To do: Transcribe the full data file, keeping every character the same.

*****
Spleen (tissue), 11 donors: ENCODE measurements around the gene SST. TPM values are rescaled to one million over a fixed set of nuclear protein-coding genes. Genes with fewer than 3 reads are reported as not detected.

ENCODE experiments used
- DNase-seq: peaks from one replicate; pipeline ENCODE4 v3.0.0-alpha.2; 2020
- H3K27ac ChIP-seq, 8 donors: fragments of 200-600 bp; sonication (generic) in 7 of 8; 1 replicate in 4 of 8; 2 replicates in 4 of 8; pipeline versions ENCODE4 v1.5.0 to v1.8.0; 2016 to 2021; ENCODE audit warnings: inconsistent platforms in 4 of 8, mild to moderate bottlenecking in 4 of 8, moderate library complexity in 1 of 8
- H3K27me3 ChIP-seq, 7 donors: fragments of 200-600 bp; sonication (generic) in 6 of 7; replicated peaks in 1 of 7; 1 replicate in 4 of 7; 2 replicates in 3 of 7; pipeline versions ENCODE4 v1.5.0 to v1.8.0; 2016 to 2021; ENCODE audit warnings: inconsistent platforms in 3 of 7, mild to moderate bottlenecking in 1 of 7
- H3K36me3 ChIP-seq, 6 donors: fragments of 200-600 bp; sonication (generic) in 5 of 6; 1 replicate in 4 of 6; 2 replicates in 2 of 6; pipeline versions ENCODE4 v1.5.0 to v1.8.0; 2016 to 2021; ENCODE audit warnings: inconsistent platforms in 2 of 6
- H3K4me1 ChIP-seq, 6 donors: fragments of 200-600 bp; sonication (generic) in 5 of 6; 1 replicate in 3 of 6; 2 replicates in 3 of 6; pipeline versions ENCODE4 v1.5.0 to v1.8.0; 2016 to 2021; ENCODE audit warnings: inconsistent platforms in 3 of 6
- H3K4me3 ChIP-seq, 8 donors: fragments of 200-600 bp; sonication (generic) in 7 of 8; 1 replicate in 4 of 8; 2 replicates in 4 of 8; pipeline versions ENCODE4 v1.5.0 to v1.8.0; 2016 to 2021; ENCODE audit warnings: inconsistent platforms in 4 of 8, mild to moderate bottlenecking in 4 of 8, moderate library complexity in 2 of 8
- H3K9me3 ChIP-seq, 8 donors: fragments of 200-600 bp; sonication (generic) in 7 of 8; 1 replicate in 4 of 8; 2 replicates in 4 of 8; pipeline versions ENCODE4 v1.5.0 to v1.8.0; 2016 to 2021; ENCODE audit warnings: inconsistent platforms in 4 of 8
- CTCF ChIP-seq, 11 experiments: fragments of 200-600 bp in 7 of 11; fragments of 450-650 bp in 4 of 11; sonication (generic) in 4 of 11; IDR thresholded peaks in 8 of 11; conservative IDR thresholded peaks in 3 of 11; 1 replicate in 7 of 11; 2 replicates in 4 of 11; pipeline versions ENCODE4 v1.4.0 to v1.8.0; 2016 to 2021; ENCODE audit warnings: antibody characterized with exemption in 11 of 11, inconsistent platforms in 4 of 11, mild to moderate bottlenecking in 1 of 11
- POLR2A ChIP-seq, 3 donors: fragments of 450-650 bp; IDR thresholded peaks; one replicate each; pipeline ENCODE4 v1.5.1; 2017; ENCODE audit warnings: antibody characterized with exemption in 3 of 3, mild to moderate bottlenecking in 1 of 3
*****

Spleen (tissue), 11 donors: ENCODE measurements around the gene SST. TPM values are rescaled to one million over a fixed set of nuclear protein-coding genes. Genes with fewer than 3 reads are reported as not detected.

ENCODE experiments used
- DNase-seq: peaks from one replicate; pipeline ENCODE4 v3.0.0-alpha.2; 2020
- H3K27ac ChIP-seq, 8 donors: fragments of 200-600 bp; sonication (generic) in 7 of 8; 1 replicate in 4 of 8; 2 replicates in 4 of 8; pipeline versions ENCODE4 v1.5.0 to v1.8.0; 2016 to 2021; ENCODE audit warnings: inconsistent platforms in 4 of 8, mild to moderate bottlenecking in 4 of 8, moderate library complexity in 1 of 8
- H3K27me3 ChIP-seq, 7 donors: fragments of 200-600 bp; sonication (generic) in 6 of 7; replicated peaks in 1 of 7; 1 replicate in 4 of 7; 2 replicates in 3 of 7; pipeline versions ENCODE4 v1.5.0 to v1.8.0; 2016 to 2021; ENCODE audit warnings: inconsistent platforms in 3 of 7, mild to moderate bottlenecking in 1 of 7
- H3K36me3 ChIP-seq, 6 donors: fragments of 200-600 bp; sonication (generic) in 5 of 6; 1 replicate in 4 of 6; 2 replicates in 2 of 6; pipeline versions ENCODE4 v1.5.0 to v1.8.0; 2016 to 2021; ENCODE audit warnings: inconsistent platforms in 2 of 6
- H3K4me1 ChIP-seq, 6 donors: fragments of 200-600 bp; sonication (generic) in 5 of 6; 1 replicate in 3 of 6; 2 replicates in 3 of 6; pipeline versions ENCODE4 v1.5.0 to v1.8.0; 2016 to 2021; ENCODE audit warnings: inconsistent platforms in 3 of 6
- H3K4me3 ChIP-seq, 8 donors: fragments of 200-600 bp; sonication (generic) in 7 of 8; 1 replicate in 4 of 8; 2 replicates in 4 of 8; pipeline versions ENCODE4 v1.5.0 to v1.8.0; 2016 to 2021; ENCODE audit warnings: inconsistent platforms in 4 of 8, mild to moderate bottlenecking in 4 of 8, moderate library complexity in 2 of 8
- H3K9me3 ChIP-seq, 8 donors: fragments of 200-600 bp; sonication (generic) in 7 of 8; 1 replicate in 4 of 8; 2 replicates in 4 of 8; pipeline versions ENCODE4 v1.5.0 to v1.8.0; 2016 to 2021; ENCODE audit warnings: inconsistent platforms in 4 of 8
- CTCF ChIP-seq, 11 experiments: fragments of 200-600 bp in 7 of 11; fragments of 450-650 bp in 4 of 11; sonication (generic) in 4 of 11; IDR thresholded peaks in 8 of 11; conservative IDR thresholded peaks in 3 of 11; 1 replicate in 7 of 11; 2 replicates in 4 of 11; pipeline versions ENCODE4 v1.4.0 to v1.8.0; 2016 to 2021; ENCODE audit warnings: antibody characterized with exemption in 11 of 11, inconsistent platforms in 4 of 11, mild to moderate bottlenecking in 1 of 11
- POLR2A ChIP-seq, 3 donors: fragments of 450-650 bp; IDR thresholded peaks; one replicate each; pipeline ENCODE4 v1.5.1; 2017; ENCODE audit warnings: antibody characterized with exemption in 3 of 3, mild to moderate bottlenecking in 1 of 3